She went on to say, "As a result, when food intake takes place regularly, the circadian clock ensures that the body's metabolic pathways act to assimilate nutrients. However, when food is taken at an unusual hour, nutrients can act on the molecular machinery of peripheral clocks (outside the brain), altering the schedule and thus, modifying the body's metabolic functions."

The researchers demonstrated that our body understands and processes calories differently depending on the time of day. The study concluded that eating late can be related to a higher risk of obesity. Another researcher interviewed by the University of Barcelona, Maria Izquierdo Pulido, stated;

"This difference is related to our biological clock, which organizes our body to understand and metabolize calories consumed during the day. At night, however, it gets the body ready for fasting while we sleep."

Her associate and fellow researcher Trinitat Cambras, stated:

"Our biological clock is like a machine, and is ready to unchain the same physiological and metabolic response at the same time of the day, every day of the week. Fixed eating and sleep schedules help the body to be organized and promote energy homeostasis. Therefore, people with a higher alteration of their schedules have a higher risk of [excess weight]."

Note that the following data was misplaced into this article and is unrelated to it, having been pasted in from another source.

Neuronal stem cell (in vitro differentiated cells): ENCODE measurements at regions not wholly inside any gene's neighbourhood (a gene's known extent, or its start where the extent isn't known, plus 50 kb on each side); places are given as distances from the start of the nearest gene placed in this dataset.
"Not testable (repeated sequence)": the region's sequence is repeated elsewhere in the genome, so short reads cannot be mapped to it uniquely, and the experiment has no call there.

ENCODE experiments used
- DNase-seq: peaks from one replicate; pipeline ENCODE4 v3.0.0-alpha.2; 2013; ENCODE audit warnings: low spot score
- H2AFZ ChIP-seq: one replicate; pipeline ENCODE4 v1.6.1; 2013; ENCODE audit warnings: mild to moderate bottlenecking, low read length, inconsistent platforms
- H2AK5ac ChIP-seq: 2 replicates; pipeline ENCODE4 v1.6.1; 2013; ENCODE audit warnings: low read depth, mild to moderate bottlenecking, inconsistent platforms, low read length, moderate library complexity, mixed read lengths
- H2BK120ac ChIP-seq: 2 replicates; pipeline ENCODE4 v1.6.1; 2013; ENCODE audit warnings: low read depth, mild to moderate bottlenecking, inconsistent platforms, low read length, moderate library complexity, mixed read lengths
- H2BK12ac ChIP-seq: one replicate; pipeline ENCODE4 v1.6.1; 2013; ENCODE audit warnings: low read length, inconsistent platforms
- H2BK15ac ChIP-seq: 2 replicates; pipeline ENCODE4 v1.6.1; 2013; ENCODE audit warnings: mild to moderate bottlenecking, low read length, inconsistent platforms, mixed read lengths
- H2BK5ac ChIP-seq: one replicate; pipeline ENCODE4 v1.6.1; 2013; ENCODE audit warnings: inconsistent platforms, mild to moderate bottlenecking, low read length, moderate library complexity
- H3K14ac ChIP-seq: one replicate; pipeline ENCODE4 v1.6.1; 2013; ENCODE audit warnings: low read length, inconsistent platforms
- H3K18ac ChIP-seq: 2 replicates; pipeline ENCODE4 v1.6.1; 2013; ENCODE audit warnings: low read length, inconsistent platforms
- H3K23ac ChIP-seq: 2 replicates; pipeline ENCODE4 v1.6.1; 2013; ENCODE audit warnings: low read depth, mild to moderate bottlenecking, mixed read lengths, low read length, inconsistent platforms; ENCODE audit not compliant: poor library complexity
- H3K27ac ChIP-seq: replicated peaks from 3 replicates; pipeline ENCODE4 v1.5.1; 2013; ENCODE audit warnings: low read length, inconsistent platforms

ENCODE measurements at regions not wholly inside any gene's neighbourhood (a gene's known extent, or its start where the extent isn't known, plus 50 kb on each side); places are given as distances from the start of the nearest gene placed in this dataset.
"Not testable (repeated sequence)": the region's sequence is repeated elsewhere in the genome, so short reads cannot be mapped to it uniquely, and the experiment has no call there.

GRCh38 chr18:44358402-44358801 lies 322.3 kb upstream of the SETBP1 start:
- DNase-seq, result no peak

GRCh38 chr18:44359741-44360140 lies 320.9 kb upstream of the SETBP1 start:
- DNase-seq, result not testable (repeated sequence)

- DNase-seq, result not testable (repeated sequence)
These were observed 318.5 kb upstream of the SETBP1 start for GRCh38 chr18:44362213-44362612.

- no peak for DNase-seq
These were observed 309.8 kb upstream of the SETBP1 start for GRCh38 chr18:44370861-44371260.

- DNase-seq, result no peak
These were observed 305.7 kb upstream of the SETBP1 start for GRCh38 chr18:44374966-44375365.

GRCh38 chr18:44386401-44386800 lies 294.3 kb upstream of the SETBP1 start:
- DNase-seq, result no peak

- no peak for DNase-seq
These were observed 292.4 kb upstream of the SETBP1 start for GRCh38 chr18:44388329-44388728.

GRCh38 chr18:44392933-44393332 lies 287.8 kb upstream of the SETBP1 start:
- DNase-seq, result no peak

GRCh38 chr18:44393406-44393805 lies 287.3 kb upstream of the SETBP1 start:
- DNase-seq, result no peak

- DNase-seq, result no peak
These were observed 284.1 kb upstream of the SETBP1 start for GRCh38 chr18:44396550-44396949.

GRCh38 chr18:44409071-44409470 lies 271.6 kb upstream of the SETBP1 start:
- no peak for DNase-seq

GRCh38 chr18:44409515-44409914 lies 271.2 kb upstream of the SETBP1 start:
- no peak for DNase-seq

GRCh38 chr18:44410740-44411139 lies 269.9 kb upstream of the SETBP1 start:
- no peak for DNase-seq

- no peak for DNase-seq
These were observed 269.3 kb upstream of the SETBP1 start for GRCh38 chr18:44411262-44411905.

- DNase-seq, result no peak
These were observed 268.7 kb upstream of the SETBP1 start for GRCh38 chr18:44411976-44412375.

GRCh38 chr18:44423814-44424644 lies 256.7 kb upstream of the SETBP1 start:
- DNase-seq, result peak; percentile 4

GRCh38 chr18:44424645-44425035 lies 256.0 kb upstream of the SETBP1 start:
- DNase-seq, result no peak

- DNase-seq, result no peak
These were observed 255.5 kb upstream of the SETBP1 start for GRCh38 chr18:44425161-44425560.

The University of Pennsylvania Eating Schedule Study

A similar study, conducted in 2017 by University of Pennsylvania researchers, also concluded that consuming meals later at night can cause weight gain and lead to obesity. The study demonstrated that timing eating patterns later in the day can increase weight and cholesterol levels. It also impairs fat metabolism, hormonal markers related to heart health, and various other health markers. The study is thought to be the first experimental evidence of the metabolic consequences of a pattern of delayed eating.